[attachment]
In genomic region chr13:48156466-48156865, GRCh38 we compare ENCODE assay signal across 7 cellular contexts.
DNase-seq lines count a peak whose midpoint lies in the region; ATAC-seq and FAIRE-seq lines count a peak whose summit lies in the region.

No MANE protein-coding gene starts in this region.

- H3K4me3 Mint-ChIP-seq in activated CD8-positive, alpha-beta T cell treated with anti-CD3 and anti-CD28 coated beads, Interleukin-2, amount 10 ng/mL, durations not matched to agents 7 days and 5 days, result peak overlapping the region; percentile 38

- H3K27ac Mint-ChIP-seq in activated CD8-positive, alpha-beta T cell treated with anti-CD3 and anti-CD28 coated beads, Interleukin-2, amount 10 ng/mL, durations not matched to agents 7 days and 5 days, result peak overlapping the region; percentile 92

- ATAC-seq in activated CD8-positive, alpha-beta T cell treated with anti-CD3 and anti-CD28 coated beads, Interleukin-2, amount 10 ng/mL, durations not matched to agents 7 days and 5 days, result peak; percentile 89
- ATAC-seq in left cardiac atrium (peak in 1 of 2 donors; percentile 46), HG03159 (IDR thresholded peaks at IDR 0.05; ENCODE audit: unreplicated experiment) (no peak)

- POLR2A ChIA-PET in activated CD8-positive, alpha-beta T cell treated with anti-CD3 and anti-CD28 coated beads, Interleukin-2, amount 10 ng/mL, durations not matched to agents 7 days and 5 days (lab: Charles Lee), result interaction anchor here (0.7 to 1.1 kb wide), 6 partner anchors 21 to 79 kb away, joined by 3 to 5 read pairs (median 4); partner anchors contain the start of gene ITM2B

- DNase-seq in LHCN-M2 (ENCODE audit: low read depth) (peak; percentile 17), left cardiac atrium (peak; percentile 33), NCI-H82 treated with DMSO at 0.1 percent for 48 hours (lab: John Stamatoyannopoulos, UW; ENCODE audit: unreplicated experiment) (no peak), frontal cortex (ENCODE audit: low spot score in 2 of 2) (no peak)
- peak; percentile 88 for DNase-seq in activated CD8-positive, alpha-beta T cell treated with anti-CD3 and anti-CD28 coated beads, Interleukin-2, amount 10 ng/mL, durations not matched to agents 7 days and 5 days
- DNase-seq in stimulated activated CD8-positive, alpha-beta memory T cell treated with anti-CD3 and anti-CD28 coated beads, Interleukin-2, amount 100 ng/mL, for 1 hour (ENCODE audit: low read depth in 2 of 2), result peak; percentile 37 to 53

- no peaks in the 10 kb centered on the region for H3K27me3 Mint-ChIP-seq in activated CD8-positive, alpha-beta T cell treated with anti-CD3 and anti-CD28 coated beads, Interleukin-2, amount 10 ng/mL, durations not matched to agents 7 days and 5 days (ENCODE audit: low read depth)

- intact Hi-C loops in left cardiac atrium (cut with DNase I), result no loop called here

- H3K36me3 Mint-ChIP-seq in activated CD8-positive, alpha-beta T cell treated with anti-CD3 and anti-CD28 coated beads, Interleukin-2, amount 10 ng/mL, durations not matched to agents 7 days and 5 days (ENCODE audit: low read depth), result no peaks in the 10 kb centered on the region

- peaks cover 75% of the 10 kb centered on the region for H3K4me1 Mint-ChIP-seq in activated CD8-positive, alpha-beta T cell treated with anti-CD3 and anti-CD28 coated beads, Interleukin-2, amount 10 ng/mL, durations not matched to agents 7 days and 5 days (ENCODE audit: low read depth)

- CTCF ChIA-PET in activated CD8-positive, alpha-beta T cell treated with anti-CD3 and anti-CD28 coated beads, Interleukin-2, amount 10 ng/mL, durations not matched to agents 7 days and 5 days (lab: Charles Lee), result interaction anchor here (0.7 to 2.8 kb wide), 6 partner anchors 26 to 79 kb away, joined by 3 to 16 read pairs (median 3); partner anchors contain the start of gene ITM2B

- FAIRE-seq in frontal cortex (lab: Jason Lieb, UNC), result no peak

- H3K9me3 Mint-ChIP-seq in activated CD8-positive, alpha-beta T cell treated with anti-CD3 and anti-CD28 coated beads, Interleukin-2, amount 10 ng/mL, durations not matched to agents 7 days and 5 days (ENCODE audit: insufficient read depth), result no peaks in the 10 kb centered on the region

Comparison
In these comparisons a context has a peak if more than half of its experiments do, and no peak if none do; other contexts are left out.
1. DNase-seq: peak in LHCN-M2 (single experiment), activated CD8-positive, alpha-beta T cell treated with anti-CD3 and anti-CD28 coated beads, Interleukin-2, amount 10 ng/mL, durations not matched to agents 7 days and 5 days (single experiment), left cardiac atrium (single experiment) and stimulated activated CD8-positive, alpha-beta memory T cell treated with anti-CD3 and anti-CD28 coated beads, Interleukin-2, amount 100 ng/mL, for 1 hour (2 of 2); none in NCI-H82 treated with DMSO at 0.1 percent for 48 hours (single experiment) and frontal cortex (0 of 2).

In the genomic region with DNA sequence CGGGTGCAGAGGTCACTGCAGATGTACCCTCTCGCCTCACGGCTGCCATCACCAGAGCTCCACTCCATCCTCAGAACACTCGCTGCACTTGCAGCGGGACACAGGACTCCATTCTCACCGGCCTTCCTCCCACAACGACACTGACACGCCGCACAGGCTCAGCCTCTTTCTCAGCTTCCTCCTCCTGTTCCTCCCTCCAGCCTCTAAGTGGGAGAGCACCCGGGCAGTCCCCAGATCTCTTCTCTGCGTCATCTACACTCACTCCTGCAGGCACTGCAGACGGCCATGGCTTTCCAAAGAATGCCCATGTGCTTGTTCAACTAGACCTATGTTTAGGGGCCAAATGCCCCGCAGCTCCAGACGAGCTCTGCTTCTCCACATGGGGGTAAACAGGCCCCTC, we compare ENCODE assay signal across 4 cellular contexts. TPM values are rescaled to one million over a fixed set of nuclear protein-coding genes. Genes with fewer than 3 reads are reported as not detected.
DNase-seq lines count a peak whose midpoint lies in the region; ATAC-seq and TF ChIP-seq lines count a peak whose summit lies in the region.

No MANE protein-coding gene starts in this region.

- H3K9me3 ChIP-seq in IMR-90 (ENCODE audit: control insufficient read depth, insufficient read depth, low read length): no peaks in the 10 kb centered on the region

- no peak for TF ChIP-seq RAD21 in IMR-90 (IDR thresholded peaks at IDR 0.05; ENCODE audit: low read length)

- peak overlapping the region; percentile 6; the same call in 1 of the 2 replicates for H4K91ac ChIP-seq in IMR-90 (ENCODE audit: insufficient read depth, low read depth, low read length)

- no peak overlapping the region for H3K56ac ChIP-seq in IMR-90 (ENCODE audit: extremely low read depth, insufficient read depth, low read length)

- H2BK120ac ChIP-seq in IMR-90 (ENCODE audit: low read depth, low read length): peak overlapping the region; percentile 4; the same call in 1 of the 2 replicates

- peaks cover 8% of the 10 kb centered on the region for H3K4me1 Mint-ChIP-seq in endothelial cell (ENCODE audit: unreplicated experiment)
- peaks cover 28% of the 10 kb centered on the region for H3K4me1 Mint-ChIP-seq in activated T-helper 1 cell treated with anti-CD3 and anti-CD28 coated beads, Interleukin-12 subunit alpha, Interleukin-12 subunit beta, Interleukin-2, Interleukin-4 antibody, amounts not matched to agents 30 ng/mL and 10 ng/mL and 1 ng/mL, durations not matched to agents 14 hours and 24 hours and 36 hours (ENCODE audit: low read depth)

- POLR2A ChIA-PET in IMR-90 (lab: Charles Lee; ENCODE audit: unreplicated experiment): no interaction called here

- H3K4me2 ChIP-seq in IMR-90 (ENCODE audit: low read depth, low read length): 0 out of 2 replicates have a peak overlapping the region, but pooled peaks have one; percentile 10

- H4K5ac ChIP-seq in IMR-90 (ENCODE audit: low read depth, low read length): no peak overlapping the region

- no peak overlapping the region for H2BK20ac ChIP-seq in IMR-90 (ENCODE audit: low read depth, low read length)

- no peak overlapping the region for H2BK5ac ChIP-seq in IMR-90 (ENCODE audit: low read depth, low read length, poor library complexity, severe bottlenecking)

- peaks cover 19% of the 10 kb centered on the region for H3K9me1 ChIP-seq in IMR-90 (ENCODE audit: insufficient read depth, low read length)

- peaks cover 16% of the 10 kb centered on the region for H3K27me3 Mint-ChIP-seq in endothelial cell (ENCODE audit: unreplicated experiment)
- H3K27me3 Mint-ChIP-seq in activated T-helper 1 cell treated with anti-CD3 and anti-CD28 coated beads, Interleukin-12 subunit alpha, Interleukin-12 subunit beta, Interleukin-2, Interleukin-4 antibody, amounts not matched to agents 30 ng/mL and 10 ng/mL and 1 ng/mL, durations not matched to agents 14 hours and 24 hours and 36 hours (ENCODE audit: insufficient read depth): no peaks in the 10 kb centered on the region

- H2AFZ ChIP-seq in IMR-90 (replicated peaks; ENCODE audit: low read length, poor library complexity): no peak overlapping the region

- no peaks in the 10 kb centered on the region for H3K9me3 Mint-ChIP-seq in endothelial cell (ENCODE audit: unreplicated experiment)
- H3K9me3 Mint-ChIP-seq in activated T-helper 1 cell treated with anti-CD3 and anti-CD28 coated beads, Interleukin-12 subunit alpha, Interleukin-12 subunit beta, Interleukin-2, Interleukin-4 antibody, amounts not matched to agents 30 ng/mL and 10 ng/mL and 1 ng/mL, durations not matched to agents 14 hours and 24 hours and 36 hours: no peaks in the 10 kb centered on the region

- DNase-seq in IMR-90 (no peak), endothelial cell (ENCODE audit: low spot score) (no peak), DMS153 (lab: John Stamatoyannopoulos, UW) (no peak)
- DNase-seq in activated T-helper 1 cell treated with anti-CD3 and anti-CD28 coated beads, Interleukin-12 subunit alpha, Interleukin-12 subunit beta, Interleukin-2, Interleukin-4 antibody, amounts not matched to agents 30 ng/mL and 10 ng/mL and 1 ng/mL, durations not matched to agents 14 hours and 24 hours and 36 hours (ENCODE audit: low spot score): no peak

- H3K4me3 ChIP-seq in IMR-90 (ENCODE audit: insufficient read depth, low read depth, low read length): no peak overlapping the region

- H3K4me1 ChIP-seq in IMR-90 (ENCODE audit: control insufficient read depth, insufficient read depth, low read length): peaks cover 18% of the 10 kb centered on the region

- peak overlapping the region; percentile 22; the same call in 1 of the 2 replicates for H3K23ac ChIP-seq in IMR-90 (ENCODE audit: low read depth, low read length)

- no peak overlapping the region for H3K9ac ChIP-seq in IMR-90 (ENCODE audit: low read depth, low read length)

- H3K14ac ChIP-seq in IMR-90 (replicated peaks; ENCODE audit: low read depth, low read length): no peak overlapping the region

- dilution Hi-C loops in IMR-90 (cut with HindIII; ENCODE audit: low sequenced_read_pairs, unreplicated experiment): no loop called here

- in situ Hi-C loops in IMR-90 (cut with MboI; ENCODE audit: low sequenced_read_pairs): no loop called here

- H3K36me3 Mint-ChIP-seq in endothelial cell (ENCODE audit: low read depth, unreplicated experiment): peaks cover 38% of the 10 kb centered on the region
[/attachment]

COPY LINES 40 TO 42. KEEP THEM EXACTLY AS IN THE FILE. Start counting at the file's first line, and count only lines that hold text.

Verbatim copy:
- H2AFZ ChIP-seq in IMR-90 (replicated peaks; ENCODE audit: low read length, poor library complexity): no peak overlapping the region

- no peaks in the 10 kb centered on the region for H3K9me3 Mint-ChIP-seq in endothelial cell (ENCODE audit: unreplicated experiment)
- H3K9me3 Mint-ChIP-seq in activated T-helper 1 cell treated with anti-CD3 and anti-CD28 coated beads, Interleukin-12 subunit alpha, Interleukin-12 subunit beta, Interleukin-2, Interleukin-4 antibody, amounts not matched to agents 30 ng/mL and 10 ng/mL and 1 ng/mL, durations not matched to agents 14 hours and 24 hours and 36 hours: no peaks in the 10 kb centered on the region